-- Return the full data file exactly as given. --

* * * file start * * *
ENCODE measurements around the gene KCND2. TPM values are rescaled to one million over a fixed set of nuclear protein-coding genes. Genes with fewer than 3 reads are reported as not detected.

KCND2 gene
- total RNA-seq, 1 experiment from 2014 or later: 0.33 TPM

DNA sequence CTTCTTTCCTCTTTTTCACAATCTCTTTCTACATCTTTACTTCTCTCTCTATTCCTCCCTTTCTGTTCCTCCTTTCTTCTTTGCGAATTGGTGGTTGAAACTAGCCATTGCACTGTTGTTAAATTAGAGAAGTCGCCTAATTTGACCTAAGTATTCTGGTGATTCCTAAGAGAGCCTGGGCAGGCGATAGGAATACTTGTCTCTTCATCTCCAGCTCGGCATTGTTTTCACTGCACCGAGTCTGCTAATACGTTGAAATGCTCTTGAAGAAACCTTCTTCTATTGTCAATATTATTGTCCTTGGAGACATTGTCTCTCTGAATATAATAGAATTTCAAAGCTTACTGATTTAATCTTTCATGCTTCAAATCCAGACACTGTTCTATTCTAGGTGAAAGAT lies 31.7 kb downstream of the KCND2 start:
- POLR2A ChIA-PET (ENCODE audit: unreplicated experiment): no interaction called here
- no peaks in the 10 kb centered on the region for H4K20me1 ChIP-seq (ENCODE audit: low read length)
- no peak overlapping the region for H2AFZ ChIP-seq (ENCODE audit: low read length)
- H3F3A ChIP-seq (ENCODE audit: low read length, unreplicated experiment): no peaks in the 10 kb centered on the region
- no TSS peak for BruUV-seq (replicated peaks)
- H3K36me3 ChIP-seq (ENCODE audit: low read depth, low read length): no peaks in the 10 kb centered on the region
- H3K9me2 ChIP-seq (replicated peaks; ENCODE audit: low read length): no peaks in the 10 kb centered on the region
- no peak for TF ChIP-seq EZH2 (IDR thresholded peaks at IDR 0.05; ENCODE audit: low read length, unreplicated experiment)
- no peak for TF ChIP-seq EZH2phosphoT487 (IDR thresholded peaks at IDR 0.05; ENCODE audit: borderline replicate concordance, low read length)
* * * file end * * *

ENCODE measurements around the gene KCND2. TPM values are rescaled to one million over a fixed set of nuclear protein-coding genes. Genes with fewer than 3 reads are reported as not detected.

KCND2 gene
- total RNA-seq, 1 experiment from 2014 or later: 0.33 TPM

DNA sequence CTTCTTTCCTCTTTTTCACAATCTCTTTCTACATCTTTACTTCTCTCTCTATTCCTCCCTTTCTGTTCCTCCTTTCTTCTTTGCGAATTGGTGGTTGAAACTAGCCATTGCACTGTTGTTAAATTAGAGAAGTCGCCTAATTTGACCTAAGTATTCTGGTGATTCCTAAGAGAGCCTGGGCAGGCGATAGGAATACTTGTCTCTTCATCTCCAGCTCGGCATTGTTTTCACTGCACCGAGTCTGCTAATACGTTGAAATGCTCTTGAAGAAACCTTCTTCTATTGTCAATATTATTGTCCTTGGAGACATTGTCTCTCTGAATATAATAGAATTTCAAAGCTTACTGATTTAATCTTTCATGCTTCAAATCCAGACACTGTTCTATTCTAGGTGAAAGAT lies 31.7 kb downstream of the KCND2 start:
- POLR2A ChIA-PET (ENCODE audit: unreplicated experiment): no interaction called here
- no peaks in the 10 kb centered on the region for H4K20me1 ChIP-seq (ENCODE audit: low read length)
- no peak overlapping the region for H2AFZ ChIP-seq (ENCODE audit: low read length)
- H3F3A ChIP-seq (ENCODE audit: low read length, unreplicated experiment): no peaks in the 10 kb centered on the region
- no TSS peak for BruUV-seq (replicated peaks)
- H3K36me3 ChIP-seq (ENCODE audit: low read depth, low read length): no peaks in the 10 kb centered on the region
- H3K9me2 ChIP-seq (replicated peaks; ENCODE audit: low read length): no peaks in the 10 kb centered on the region
- no peak for TF ChIP-seq EZH2 (IDR thresholded peaks at IDR 0.05; ENCODE audit: low read length, unreplicated experiment)
- no peak for TF ChIP-seq EZH2phosphoT487 (IDR thresholded peaks at IDR 0.05; ENCODE audit: borderline replicate concordance, low read length)